No one is entirely sure if the Battle of Hastings in October 1066 was fought at Hastings, but we know two things for sure: that the Anglo-Saxon king of England Harold II (Harold Godwinson) was defeated by William, Duke of Normandy, and that Harold was killed with an arrow that struck him above his right eye.
Harold did not die at once, but he was in great pain and couldn’t move. As the force of the Norman attack gathered momentum over an unusually long day of fighting by medieval standards, Harold was hacked to death, at first by an unnamed Norman knight who smashed his leg at the thigh bone, then by others.
This momentous event in Norman history is also the tale of the reemergence of an advanced technology that was able to incapacitate Harold at a crucial moment in the battle.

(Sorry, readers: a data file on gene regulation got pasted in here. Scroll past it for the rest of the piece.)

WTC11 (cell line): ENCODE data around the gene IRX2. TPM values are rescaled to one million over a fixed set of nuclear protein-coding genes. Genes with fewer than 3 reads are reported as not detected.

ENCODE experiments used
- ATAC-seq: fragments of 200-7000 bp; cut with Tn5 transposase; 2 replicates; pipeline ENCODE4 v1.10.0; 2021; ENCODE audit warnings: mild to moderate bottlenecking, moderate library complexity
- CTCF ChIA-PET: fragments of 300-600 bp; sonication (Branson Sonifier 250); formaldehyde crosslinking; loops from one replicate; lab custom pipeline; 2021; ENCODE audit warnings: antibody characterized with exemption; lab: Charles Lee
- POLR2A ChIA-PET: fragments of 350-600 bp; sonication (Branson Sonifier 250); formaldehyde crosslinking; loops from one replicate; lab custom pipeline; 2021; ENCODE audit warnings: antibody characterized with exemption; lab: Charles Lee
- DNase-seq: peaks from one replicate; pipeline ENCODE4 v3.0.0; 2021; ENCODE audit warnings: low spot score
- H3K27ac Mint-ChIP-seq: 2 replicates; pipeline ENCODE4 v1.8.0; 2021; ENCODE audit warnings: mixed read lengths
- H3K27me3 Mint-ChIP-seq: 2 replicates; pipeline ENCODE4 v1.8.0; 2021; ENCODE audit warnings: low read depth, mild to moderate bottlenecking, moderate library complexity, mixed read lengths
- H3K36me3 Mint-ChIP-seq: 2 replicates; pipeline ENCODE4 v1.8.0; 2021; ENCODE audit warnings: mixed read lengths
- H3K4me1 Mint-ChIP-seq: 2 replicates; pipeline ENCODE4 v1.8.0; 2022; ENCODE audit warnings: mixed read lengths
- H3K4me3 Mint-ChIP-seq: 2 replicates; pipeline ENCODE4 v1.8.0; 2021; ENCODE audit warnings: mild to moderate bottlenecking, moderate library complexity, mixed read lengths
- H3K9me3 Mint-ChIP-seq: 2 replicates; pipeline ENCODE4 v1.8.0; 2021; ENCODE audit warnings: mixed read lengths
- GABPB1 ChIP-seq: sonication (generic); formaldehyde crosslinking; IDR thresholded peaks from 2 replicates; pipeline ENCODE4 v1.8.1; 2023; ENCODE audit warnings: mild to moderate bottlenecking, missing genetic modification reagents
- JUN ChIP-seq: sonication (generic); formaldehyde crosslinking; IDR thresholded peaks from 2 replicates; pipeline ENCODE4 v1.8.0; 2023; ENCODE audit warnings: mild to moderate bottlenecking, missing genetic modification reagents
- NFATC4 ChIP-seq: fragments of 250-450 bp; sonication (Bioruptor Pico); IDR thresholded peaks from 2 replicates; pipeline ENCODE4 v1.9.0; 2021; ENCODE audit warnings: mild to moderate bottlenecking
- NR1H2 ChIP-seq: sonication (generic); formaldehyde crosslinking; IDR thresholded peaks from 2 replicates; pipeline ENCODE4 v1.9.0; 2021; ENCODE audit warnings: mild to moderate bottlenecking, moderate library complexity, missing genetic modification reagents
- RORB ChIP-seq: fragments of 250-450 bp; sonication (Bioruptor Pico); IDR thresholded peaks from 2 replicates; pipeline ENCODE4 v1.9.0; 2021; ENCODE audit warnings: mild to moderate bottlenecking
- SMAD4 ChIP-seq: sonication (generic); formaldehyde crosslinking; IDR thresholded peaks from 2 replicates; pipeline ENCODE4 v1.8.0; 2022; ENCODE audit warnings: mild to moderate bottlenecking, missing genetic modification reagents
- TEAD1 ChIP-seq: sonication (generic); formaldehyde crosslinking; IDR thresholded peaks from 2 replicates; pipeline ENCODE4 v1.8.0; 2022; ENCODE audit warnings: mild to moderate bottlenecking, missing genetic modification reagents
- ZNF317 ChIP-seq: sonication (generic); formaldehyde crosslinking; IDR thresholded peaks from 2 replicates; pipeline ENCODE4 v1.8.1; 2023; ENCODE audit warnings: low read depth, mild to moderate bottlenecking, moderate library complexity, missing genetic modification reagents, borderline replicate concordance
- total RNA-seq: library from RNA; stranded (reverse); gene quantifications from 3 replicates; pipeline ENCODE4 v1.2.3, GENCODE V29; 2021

In the remarkable Bayeux Tapestry, 70 meters long, Harold’s death is depicted. We can see the arrow striking him in the head:
In a follow-on frame, we see him on the ground being struck with a sword by a knight. A further image shows him dead. The tapestry says “HAROLD REX INTERFECTUS EST” (King Harold is killed).
Read the full article at AsiaTimes.
Stephen Bryen is a Senior Fellow at Yorktown Institute.